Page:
“Muslim”: A Novel


By Zahia Rahmani 
Translated by Matthew Reeck

Fiction and lyric essay combine in Zahia Rahmani’s poetic reflection on Islamic history and her struggles with what it means to be Muslim.

Publication Date: February 12, 2019

Paperback: 9781941920756
Ebook: 9781941920763



“Muslim”: A Novel is a genre-bending, poetic reflection on what it means to be Muslim from one of France’s leading writers. In this novel, the second in a trilogy, Rahmani’s narrator contemplates the loss of her native language and her imprisonment and exile for being Muslim, woven together in an exploration of the political and personal relationship of language within the fraught history of Islam. Drawing inspiration from the oral histories of her native Berber language, the Koran, and French children’s tales, Rahmani combines fiction and lyric essay in to tell an important story, both powerful and visionary, of identity, persecution, and violence.

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  • One of Words Without Borders’ most anticipated books of 2019
  •  Part of the New York Times Globetrotting feature on upcoming 2019 Translations
  • Included in Translated Lit’s Most Anticipated Books of February 2019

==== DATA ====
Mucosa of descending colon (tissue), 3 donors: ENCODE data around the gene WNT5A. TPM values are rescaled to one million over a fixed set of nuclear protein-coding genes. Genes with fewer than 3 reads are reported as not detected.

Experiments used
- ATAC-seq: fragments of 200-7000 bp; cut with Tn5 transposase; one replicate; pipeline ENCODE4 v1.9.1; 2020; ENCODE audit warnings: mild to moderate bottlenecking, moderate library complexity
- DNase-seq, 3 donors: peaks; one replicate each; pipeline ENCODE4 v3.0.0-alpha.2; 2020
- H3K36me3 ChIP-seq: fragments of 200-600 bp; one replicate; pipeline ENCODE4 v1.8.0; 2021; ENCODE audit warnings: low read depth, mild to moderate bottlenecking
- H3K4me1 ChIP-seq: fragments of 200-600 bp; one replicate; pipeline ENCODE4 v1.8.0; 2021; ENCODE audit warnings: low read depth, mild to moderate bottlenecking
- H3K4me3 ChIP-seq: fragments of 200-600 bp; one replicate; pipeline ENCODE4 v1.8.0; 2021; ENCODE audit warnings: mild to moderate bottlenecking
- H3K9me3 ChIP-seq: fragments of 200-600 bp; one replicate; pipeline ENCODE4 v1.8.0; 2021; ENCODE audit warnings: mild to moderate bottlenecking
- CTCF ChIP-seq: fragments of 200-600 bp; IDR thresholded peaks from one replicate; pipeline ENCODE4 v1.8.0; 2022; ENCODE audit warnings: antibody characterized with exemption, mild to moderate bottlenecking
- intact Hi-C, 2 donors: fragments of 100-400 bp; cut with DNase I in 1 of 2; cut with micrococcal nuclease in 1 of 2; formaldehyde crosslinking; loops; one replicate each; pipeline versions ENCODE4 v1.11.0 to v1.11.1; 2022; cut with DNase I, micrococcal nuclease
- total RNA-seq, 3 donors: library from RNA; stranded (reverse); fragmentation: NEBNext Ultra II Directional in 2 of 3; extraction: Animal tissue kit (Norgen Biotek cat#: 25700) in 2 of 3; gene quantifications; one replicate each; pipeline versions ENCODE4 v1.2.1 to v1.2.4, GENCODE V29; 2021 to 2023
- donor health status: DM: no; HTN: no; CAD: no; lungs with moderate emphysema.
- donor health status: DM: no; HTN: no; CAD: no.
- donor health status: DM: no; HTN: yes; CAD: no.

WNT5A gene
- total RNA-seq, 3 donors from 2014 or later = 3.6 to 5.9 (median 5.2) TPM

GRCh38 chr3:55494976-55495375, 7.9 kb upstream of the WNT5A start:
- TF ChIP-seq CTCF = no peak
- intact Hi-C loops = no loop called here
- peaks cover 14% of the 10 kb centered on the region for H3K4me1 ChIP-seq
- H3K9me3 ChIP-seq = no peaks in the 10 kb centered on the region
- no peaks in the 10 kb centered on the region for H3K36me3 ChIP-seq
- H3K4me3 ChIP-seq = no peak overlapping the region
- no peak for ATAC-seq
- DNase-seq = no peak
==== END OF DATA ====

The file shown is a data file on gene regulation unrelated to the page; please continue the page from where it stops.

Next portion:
• Librairie Drawn & Quarterly’s New & Notable books

  • Included in Electric Literature’s “20 Small Press Books You Might Have Missed
  • Finalist for Big Other‘s Book Award for Translation

“A love letter to us: the outcasts, the hyphenated “others,” those who have lost tongues and gained dialects. Zahia Rahmani speaks to the religious fairy tales of my girlhood, the Muslim lore we listened to while learning the Arabic alphabet. “Muslim” challenges the borders of genre, much like Rahmani pushes up against the boundaries of multiple, overlapping identities, investigating imposed definitions and complicating what it means to be colonized, woman, Muslim.” – Dr. Seema Yasmin

“‘I was born into a minor language and escaped from a distant nowhere that didn’t want me,’ Zahia Rahmani writes in this chronicle of the numerous forms isolation can take—and the numerous ways that identity can be both claimed and projected onto someone. This novel is brief in length, but Rahmani’s approach to it allows for a constant mutability of its form and a series of limitless stylistic renewals.” – Tobias Carroll, Words Without Borders 

This is the ethical and political terrain at stake for Rahmani, whose literary fiction is an instrument for truths that as yet have nowhere else to be heard. That the very nature of our political regimes requires intervention by way of fiction suggests that literature has an indispensable role to play in the ongoing work of justice.”- Jill Jarvis, Public Books

“Absolutely essential reading.” – Lyric Hunter, Brazos Bookstore